The Vermont legislation to redefine marriage goes into effect today, so same-sex couples can access marriage licenses there. As with other jurisdictions, the actual interest in marrying has been underwhelming. Last year, the Williams Institute issued a report on the number of same-sex couples who have taken advantage of same-sex marriage laws. Even with the optimistic spin of the Institute, only 52% of same-sex couples in Massachusetts (using Census data as a baseline) had married. If the Census data is an undercount, as often claimed by gay-rights groups, the proportion would, of course, be lower. An Institute for Marriage and Public Policy analysis compares marriage uptake to the total number of gays and lesbians in a jurisdiction and finds an extremely low interest in marriage. This lack of interest among same-sex couples and gays and lesbians in actually being married in states that have redefined marriage provides little support to the argument that redefining marriage is going to change the behavior of same-sex couples. This is especially true for male same-sex couples who are significantly underrepresented in marriage statistics (according to the Williams Institute, 64% of Massachusetts same-sex marriages involve women though 51% of same-sex couples in the state are female couples). On the other hand, lack of interest in marrying by same-sex couples does not seem to have any impact on other effects of redefining marriage (noted by Maggie Gallagher), such as declining support for the idea that children need a mother and father and an increasing sense that it is unsafe to oppose same-sex marriage openly.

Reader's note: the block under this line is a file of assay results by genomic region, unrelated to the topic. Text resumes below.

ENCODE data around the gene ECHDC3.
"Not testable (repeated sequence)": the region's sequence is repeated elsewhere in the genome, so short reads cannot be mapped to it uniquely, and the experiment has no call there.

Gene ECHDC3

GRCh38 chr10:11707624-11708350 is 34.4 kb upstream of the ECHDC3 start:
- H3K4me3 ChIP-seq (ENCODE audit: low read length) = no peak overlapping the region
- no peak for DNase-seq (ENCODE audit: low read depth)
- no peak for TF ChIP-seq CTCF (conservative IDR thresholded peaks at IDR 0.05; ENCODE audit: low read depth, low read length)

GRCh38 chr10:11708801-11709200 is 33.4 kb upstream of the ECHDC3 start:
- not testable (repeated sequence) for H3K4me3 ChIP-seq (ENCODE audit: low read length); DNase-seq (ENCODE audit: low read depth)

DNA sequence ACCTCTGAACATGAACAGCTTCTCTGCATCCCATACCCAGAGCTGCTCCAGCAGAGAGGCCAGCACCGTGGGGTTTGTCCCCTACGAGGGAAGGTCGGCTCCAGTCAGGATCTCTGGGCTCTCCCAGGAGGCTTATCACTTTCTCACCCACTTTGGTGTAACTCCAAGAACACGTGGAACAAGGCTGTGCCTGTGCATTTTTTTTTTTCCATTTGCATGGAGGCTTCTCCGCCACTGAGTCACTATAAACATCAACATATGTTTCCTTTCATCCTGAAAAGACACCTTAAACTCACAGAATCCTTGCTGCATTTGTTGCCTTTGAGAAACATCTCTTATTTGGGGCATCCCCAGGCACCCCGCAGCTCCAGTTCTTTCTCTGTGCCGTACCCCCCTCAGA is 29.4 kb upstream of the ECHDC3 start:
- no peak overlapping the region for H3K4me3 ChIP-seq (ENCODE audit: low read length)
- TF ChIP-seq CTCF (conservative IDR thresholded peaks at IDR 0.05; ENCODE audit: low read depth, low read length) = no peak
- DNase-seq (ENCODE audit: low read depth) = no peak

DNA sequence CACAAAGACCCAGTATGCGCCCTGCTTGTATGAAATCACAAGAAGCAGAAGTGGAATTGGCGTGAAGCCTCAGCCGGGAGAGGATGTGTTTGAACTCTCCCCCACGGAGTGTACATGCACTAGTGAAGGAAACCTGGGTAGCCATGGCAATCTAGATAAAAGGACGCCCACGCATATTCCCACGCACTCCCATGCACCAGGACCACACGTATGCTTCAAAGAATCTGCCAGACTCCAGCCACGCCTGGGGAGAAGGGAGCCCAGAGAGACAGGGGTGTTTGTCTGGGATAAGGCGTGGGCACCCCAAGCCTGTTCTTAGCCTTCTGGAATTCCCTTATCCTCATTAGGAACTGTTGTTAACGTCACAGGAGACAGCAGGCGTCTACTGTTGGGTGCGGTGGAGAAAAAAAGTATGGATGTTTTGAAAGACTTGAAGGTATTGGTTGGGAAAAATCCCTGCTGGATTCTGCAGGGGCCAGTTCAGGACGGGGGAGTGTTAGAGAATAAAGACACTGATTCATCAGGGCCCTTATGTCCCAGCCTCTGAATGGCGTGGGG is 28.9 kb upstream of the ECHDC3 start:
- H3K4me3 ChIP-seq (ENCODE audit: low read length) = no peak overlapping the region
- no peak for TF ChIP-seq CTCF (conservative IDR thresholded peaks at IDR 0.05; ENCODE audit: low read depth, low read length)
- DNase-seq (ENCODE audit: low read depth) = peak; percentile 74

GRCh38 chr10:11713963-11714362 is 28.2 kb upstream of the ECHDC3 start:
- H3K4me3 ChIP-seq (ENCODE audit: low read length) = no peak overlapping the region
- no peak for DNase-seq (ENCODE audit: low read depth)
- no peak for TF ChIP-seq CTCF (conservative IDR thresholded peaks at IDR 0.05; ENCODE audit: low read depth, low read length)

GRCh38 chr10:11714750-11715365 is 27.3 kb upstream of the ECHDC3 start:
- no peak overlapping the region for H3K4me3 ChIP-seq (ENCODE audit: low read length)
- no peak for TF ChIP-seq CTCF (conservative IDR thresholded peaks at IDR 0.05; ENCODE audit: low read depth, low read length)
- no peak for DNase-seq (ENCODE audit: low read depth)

In Washington, the Secretary of State has announced that Referendum 71, a measure that would repeal the quasi-marital status created by the legislature last session, has qualified for the ballot. The vote on the referendum would take place November 3.